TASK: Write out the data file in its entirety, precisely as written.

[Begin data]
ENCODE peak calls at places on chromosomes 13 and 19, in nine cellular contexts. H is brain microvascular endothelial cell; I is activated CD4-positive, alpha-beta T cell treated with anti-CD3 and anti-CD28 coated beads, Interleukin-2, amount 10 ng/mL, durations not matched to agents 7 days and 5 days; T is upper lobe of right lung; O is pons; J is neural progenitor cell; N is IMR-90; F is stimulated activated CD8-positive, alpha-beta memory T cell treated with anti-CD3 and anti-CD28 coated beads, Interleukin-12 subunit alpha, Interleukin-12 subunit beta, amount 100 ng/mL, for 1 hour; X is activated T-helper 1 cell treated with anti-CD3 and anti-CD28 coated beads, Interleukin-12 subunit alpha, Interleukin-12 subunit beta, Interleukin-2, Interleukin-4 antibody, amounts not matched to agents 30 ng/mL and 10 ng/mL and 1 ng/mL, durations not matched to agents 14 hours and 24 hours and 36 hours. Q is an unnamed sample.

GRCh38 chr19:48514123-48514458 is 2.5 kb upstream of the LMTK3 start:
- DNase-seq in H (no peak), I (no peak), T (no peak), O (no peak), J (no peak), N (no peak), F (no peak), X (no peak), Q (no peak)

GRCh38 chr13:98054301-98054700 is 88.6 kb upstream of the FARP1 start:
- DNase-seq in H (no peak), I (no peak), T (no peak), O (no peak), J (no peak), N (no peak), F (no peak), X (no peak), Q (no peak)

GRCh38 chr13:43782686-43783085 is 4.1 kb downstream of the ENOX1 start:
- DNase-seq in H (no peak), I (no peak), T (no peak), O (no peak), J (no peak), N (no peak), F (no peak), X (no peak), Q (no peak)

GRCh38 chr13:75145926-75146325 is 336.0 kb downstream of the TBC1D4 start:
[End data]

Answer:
ENCODE peak calls at places on chromosomes 13 and 19, in nine cellular contexts. H is brain microvascular endothelial cell; I is activated CD4-positive, alpha-beta T cell treated with anti-CD3 and anti-CD28 coated beads, Interleukin-2, amount 10 ng/mL, durations not matched to agents 7 days and 5 days; T is upper lobe of right lung; O is pons; J is neural progenitor cell; N is IMR-90; F is stimulated activated CD8-positive, alpha-beta memory T cell treated with anti-CD3 and anti-CD28 coated beads, Interleukin-12 subunit alpha, Interleukin-12 subunit beta, amount 100 ng/mL, for 1 hour; X is activated T-helper 1 cell treated with anti-CD3 and anti-CD28 coated beads, Interleukin-12 subunit alpha, Interleukin-12 subunit beta, Interleukin-2, Interleukin-4 antibody, amounts not matched to agents 30 ng/mL and 10 ng/mL and 1 ng/mL, durations not matched to agents 14 hours and 24 hours and 36 hours. Q is an unnamed sample.

GRCh38 chr19:48514123-48514458 is 2.5 kb upstream of the LMTK3 start:
- DNase-seq in H (no peak), I (no peak), T (no peak), O (no peak), J (no peak), N (no peak), F (no peak), X (no peak), Q (no peak)

GRCh38 chr13:98054301-98054700 is 88.6 kb upstream of the FARP1 start:
- DNase-seq in H (no peak), I (no peak), T (no peak), O (no peak), J (no peak), N (no peak), F (no peak), X (no peak), Q (no peak)

GRCh38 chr13:43782686-43783085 is 4.1 kb downstream of the ENOX1 start:
- DNase-seq in H (no peak), I (no peak), T (no peak), O (no peak), J (no peak), N (no peak), F (no peak), X (no peak), Q (no peak)

GRCh38 chr13:75145926-75146325 is 336.0 kb downstream of the TBC1D4 start: